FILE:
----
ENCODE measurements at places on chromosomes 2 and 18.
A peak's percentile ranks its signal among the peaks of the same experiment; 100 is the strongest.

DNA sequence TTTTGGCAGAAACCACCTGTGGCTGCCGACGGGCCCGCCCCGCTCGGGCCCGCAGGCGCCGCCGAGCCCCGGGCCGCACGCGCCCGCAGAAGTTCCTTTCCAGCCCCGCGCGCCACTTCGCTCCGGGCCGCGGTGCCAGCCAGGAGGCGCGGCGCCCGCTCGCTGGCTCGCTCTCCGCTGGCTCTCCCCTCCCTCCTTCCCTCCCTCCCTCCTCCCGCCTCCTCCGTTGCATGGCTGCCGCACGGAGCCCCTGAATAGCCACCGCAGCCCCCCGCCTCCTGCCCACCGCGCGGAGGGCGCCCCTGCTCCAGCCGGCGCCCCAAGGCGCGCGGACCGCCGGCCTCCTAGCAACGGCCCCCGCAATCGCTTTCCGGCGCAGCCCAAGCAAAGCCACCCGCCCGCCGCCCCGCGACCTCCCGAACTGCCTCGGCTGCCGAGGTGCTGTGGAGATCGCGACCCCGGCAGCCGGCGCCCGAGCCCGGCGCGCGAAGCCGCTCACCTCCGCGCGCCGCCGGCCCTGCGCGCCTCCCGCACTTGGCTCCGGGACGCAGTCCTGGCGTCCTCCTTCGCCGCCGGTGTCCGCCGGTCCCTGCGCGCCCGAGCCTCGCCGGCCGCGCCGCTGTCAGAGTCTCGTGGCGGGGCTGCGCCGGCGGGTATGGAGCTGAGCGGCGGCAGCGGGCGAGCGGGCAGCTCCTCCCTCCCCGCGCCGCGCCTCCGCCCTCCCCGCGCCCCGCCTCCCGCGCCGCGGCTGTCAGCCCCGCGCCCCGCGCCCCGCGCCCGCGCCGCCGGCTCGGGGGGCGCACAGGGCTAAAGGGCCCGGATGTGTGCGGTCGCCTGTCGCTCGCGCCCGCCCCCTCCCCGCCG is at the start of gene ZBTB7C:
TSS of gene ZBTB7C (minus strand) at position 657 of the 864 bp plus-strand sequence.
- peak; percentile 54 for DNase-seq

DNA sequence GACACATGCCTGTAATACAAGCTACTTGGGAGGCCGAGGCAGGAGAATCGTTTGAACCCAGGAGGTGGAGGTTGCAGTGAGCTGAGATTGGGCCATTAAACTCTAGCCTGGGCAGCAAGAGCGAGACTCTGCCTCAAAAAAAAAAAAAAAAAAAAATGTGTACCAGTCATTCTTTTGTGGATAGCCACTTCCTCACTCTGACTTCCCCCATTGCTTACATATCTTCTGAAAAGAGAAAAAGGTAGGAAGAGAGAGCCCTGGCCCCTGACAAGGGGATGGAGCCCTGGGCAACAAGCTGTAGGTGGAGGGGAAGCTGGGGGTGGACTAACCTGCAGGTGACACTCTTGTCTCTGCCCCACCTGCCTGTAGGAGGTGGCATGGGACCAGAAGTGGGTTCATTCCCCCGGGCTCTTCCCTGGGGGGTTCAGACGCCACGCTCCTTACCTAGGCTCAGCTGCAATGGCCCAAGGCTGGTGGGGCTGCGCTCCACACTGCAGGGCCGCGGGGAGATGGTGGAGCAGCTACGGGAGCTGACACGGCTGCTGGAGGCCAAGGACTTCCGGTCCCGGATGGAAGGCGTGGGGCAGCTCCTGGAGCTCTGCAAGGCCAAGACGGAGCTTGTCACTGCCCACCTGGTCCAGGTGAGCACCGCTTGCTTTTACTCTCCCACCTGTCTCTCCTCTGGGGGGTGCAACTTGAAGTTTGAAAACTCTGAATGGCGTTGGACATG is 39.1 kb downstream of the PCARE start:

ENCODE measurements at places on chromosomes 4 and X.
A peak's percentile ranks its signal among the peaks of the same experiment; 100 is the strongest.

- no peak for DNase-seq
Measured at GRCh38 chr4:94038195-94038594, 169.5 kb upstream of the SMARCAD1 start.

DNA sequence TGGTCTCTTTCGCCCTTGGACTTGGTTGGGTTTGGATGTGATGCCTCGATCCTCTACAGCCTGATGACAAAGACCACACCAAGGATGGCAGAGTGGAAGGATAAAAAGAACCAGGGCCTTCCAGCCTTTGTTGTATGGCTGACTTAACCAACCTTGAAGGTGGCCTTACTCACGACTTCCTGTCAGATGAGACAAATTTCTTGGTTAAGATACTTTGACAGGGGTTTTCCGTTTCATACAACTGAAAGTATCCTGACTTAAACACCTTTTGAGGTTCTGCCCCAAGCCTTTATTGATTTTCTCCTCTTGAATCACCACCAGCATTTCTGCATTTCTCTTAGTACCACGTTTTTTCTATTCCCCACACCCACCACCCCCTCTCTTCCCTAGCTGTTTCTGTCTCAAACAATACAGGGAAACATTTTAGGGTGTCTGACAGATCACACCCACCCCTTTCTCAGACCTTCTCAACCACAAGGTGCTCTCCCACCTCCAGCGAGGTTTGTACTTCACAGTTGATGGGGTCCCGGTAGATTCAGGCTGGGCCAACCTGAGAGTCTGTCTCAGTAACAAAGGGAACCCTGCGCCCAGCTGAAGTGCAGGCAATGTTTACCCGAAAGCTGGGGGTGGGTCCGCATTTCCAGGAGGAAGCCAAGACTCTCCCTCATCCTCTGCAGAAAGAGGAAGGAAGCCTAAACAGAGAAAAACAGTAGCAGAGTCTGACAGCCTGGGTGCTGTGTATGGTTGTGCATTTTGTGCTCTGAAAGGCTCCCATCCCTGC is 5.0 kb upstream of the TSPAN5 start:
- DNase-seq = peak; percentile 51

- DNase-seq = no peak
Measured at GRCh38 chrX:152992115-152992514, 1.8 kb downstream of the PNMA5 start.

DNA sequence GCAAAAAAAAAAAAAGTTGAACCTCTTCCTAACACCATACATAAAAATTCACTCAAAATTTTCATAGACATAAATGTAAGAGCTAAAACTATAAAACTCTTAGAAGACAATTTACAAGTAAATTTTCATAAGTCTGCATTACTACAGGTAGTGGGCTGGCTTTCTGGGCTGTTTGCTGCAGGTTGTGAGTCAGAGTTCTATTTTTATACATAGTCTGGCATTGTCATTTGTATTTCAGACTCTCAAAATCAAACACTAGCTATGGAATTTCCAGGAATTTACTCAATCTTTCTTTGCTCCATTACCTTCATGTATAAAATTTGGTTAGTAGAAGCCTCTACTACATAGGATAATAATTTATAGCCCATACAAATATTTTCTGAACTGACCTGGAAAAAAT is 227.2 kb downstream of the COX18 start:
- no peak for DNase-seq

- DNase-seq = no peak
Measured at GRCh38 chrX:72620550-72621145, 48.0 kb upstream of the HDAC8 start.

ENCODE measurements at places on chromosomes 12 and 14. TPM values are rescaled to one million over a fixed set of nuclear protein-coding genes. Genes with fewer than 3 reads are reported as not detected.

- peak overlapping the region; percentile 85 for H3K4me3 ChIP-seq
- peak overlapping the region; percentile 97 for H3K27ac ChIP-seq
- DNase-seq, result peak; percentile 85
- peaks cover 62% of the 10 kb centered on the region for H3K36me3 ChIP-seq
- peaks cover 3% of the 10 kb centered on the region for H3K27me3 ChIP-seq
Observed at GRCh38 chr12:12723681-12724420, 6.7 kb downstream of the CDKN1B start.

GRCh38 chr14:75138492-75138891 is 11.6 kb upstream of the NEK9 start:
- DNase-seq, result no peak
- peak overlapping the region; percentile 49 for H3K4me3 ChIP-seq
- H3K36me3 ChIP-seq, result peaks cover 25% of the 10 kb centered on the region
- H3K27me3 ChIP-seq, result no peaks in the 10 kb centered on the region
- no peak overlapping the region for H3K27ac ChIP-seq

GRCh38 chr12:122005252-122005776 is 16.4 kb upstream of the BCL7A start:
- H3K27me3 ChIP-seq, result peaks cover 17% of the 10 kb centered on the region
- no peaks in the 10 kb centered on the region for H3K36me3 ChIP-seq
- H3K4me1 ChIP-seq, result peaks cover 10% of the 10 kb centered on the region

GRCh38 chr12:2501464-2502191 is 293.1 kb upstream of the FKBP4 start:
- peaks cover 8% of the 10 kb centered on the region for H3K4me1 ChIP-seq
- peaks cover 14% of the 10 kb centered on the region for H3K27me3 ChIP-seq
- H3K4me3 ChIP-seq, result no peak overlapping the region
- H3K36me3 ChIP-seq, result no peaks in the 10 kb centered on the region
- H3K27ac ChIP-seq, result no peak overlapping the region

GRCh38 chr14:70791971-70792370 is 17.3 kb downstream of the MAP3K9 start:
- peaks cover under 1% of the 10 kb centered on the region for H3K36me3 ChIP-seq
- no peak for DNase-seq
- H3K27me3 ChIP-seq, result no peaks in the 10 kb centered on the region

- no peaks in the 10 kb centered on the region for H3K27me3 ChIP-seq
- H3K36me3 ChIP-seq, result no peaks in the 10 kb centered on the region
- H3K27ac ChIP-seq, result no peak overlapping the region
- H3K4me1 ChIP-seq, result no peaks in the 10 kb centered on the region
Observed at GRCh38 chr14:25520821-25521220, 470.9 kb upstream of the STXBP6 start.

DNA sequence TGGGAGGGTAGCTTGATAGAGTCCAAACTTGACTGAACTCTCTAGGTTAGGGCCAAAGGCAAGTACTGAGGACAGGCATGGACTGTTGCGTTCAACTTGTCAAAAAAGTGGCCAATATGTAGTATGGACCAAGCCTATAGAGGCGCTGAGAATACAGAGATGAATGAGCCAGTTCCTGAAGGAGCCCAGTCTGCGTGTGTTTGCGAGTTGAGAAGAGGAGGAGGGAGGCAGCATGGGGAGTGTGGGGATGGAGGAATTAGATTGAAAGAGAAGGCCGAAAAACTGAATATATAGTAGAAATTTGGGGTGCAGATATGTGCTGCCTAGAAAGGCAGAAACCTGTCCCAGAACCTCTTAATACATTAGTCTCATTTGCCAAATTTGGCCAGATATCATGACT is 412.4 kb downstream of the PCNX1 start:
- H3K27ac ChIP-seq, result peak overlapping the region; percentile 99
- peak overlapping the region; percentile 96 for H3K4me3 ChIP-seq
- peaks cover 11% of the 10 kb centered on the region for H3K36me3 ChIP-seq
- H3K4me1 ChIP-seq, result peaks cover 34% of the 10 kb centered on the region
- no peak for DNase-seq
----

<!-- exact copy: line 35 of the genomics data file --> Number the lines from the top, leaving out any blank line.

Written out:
- H3K4me1 ChIP-seq, result peaks cover 10% of the 10 kb centered on the region